Wednesday, March 18, 2009

Art, and the Other Side (Art Workshop Part I)

Art, and the Other Side...

After 25 years of training and working the "engineering" side of my brain, I wanted a shot at exploring "The Other Side."

We so often think that if you are a scientist or engineer, you can't be artistic. "Creativity" seems magical, mysterious, so opposed to logic. But science and art at their best require both rules *and* flashes of insight. In science, very often the flashes provide the basis for new rules. In art, breaking the rules is often the catalyst for something amazing!

In the last 2 years, I have been absorbing a new life, allowing more creativity to creep in, but until recently, not actively pursuing art. Where I've never written for fun before, now I am. I've been experimenting (e.g., playing) with different foods and cooking methods. We've taken time specifically for "photo safaris." And I tried a new approach for learning Spanish.

But until now, I hadn't done anything structured, or specifically aimed at ART. Taking a class in some kind of art has been on my "to do" list (you can take the kid out of engineering, but you can't take the engineer out of the kid) :-) So, last weekend, I went to an ART Workshop! Alison is a gifted artist and teacher.
My art-self-confidence going into this was pretty low, but I decided to take a deep breath, ignore convention, and dive in! When I started talking about vague recollections of rules, Alison threw the door open - you can do this, or that, or whatever you like - wow... When some vague doubt crept in - "something is missing, or not quite right" - she was like a guide in a maze - "see how you did this here? you can try a few more like that." When I thought something worked, she was right there agreeing :-S.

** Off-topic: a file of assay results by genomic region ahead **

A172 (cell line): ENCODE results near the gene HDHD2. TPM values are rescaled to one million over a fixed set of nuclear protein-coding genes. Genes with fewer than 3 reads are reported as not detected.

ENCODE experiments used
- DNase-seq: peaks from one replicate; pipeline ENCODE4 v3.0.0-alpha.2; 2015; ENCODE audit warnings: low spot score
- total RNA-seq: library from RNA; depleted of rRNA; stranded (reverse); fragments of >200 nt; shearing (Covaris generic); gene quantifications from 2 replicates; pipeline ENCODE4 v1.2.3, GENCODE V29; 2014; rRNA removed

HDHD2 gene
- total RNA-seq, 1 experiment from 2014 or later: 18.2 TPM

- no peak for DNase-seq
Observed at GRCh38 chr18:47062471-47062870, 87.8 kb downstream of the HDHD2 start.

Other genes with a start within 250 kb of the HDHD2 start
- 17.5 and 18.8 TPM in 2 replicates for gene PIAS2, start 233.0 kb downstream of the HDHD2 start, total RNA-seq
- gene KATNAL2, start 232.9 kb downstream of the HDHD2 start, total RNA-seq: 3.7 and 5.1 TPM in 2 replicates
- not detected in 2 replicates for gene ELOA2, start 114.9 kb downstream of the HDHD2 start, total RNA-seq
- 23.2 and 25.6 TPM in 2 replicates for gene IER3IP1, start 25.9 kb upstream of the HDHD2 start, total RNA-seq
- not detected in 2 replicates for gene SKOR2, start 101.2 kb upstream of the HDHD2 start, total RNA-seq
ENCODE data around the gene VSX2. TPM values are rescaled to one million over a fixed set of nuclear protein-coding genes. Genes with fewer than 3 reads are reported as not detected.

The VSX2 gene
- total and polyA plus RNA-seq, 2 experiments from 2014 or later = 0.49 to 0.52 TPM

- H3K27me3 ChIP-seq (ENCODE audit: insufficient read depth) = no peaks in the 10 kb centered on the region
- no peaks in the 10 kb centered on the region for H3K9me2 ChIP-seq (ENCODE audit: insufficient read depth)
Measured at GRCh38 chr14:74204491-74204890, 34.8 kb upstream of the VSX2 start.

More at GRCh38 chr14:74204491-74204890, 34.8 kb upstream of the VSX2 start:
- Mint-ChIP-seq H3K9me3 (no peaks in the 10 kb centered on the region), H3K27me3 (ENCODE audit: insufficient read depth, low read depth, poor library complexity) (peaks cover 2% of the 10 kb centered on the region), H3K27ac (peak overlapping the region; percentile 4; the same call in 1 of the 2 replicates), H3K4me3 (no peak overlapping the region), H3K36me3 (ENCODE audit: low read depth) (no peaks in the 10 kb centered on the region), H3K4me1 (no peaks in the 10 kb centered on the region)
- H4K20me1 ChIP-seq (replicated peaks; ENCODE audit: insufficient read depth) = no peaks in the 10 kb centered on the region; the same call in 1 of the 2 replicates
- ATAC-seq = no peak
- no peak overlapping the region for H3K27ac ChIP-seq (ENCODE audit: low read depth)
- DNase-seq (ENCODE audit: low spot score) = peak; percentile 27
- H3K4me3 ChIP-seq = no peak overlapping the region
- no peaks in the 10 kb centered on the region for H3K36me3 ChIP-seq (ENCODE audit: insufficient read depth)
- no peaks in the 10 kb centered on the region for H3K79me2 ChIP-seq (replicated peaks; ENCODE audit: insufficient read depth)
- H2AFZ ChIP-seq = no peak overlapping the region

The retreat in Puriscal was ideal - our small group spent Friday afternoon through Monday morning completely focused on art. The retreat folks took care of us - we woke with the sun, had a leisurely cup (or two) of coffee, breakfast and wake-up conversation, then gathered in the open-air studio.
We sketched, painted, and papier machéd, continuing through a mid-morning snack, then broke for a late lunch. Usually we did some more artwork after lunch, then went for a refreshing swim, showered, and relaxed in the heat of the day. When it cooled, we went back to art, then broke for dinner, followed by fun and games. All we *had* to focus on was art!

1 comment:

WGillick said...

You said:
"We so often think that if you are a scientist or engineer, you can't be artistic...But science and art at their best require both rules *and* flashes of insight."

I really agree with this assessment. The stereotype is that nerds can't write or paint creatively, nor can artists write recursive functions. Though there is one thing I've noticed: an artist's hand often can draw fluidly in freehand something that a more rigidly schooled engineer could not. e.g. I can draw nice 3D perspective sketches, but totally trash a simple outline of a horse.

Anyway, wanted to check out your blog after we met today at work.
--Will G.